The TS-412 is powered by Marvell's Kirkwood 88F6281 (88F6-B1A2) processor, which features a 256KB L2 cache and typically operates between 1.0 and 1.2GHz. QNAP are running it at the maximum designed frequency of 1.2GHz and even at this speed, the chip doesn't feature any kind of passive cooling.

Although it has become relatively common for today's NAS devices to use SO-DIMM slots, QNAP has opted to solder the memory ICs directly to the PCB. Mounted on the PCB are two 128MB Hynix HY5PS1G831C memory chips (256MB combined), which are rated at DDR2-800 (CL2.5-6-6-6).

The PCB is also donning a pair of Marvell Alaska 88E1116R single-port Gigabit Ethernet controllers, which connect directly to the Kirkwood processor.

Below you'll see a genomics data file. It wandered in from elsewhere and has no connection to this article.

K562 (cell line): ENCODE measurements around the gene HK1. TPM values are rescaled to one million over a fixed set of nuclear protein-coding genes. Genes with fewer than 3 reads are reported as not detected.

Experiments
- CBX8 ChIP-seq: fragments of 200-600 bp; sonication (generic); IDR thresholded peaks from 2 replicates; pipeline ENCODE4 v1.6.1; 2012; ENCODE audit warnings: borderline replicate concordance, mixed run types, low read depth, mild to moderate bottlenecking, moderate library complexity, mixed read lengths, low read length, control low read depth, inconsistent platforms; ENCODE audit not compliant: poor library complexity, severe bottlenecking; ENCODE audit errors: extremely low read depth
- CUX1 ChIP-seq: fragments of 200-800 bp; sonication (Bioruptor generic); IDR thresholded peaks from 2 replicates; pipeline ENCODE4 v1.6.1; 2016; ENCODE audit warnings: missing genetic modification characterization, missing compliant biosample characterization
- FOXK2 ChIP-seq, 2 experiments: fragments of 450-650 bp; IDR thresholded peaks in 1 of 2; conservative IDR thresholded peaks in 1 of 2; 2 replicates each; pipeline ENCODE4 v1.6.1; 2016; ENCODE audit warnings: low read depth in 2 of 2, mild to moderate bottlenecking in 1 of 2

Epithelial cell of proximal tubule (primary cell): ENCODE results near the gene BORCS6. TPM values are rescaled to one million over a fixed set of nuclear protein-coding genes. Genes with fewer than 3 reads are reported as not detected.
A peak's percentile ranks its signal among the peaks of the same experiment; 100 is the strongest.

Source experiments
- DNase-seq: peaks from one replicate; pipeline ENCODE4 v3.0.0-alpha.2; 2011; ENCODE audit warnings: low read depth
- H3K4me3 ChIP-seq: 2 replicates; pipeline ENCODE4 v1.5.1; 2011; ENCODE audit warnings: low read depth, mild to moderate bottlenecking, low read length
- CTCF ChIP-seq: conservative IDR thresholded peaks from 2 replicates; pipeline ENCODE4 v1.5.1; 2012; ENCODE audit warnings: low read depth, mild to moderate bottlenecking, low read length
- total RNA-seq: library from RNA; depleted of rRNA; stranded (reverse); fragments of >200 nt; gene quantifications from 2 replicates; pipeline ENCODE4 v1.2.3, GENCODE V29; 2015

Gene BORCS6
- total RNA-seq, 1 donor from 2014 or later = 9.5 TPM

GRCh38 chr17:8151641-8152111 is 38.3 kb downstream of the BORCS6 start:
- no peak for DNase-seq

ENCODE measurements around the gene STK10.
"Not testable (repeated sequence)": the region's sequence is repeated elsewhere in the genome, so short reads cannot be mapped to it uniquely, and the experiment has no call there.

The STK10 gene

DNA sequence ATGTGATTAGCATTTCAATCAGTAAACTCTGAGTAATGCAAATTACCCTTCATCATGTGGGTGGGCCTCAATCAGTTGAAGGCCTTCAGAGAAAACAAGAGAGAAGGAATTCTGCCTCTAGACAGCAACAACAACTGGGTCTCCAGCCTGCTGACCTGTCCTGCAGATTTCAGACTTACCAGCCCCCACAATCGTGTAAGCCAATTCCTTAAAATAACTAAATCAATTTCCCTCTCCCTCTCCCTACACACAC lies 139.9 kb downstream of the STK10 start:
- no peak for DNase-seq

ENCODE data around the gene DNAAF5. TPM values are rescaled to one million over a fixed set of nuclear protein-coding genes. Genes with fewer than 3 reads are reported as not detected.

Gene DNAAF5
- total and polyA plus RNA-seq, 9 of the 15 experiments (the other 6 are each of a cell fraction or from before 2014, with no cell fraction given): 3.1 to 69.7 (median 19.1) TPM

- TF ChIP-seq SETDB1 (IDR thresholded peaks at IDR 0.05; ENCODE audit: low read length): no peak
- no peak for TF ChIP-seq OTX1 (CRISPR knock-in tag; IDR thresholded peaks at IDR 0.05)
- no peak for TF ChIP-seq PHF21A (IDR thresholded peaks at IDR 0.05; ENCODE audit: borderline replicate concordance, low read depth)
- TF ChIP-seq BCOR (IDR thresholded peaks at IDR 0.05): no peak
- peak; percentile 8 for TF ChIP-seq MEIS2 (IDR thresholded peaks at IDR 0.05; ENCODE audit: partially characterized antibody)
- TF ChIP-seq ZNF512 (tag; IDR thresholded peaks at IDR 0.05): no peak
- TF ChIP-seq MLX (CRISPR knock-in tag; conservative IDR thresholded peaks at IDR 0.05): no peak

A separate PCB houses the Marvell 88SX7042 SATA 3Gb/s controller which uses the PCI Express interface to provide bandwidth for four SATA ports that support JBOD, RAID 0, 1, 5, 6, 10, 5 + hot spare.

QNAP has gone with a 100% solid capacitor design, which is said to improve the TS-412's durability. While we don't doubt that's true to some extent, it's always difficult to quantify such claims.

This wouldn't be much of a NAS without storage and the TS-412's compatibility list includes many Hitachi, Maxtor, Samsung, Seagate and Western Digital hard drives. Early adopters will be happy to know that 3TB drives from Hitachi, Seagate and Western Digital are supported using the latest firmware.